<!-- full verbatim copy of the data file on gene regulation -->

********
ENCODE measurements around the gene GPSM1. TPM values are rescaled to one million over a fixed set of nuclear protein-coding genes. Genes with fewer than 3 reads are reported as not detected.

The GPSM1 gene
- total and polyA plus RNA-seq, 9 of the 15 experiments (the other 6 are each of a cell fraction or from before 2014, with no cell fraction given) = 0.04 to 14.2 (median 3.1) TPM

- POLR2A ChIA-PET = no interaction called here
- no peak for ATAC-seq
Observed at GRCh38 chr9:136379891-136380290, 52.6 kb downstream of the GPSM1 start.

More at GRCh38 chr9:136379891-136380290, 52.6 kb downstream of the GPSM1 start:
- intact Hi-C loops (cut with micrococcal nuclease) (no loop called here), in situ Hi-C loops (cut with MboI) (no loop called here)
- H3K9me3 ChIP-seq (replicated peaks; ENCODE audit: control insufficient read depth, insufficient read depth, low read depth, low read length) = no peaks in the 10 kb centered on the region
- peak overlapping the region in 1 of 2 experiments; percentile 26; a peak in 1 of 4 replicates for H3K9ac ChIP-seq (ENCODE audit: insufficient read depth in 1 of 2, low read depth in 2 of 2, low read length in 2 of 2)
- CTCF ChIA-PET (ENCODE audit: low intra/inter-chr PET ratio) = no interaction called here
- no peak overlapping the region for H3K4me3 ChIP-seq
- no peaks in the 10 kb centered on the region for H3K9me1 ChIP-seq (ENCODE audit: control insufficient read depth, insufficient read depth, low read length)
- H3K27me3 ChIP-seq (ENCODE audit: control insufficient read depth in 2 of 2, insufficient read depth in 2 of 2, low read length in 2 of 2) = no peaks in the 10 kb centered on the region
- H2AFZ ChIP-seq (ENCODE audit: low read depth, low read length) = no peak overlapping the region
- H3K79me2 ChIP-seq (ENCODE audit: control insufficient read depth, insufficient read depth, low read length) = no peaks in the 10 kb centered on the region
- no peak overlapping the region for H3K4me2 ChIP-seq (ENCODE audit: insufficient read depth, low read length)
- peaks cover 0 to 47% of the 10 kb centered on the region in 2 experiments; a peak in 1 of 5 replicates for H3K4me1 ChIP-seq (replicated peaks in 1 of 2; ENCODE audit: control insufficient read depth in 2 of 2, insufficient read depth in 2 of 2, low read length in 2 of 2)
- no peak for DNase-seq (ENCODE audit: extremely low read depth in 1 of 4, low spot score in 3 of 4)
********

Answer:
ENCODE measurements around the gene GPSM1. TPM values are rescaled to one million over a fixed set of nuclear protein-coding genes. Genes with fewer than 3 reads are reported as not detected.

The GPSM1 gene
- total and polyA plus RNA-seq, 9 of the 15 experiments (the other 6 are each of a cell fraction or from before 2014, with no cell fraction given) = 0.04 to 14.2 (median 3.1) TPM

- POLR2A ChIA-PET = no interaction called here
- no peak for ATAC-seq
Observed at GRCh38 chr9:136379891-136380290, 52.6 kb downstream of the GPSM1 start.

More at GRCh38 chr9:136379891-136380290, 52.6 kb downstream of the GPSM1 start:
- intact Hi-C loops (cut with micrococcal nuclease) (no loop called here), in situ Hi-C loops (cut with MboI) (no loop called here)
- H3K9me3 ChIP-seq (replicated peaks; ENCODE audit: control insufficient read depth, insufficient read depth, low read depth, low read length) = no peaks in the 10 kb centered on the region
- peak overlapping the region in 1 of 2 experiments; percentile 26; a peak in 1 of 4 replicates for H3K9ac ChIP-seq (ENCODE audit: insufficient read depth in 1 of 2, low read depth in 2 of 2, low read length in 2 of 2)
- CTCF ChIA-PET (ENCODE audit: low intra/inter-chr PET ratio) = no interaction called here
- no peak overlapping the region for H3K4me3 ChIP-seq
- no peaks in the 10 kb centered on the region for H3K9me1 ChIP-seq (ENCODE audit: control insufficient read depth, insufficient read depth, low read length)
- H3K27me3 ChIP-seq (ENCODE audit: control insufficient read depth in 2 of 2, insufficient read depth in 2 of 2, low read length in 2 of 2) = no peaks in the 10 kb centered on the region
- H2AFZ ChIP-seq (ENCODE audit: low read depth, low read length) = no peak overlapping the region
- H3K79me2 ChIP-seq (ENCODE audit: control insufficient read depth, insufficient read depth, low read length) = no peaks in the 10 kb centered on the region
- no peak overlapping the region for H3K4me2 ChIP-seq (ENCODE audit: insufficient read depth, low read length)
- peaks cover 0 to 47% of the 10 kb centered on the region in 2 experiments; a peak in 1 of 5 replicates for H3K4me1 ChIP-seq (replicated peaks in 1 of 2; ENCODE audit: control insufficient read depth in 2 of 2, insufficient read depth in 2 of 2, low read length in 2 of 2)
- no peak for DNase-seq (ENCODE audit: extremely low read depth in 1 of 4, low spot score in 3 of 4)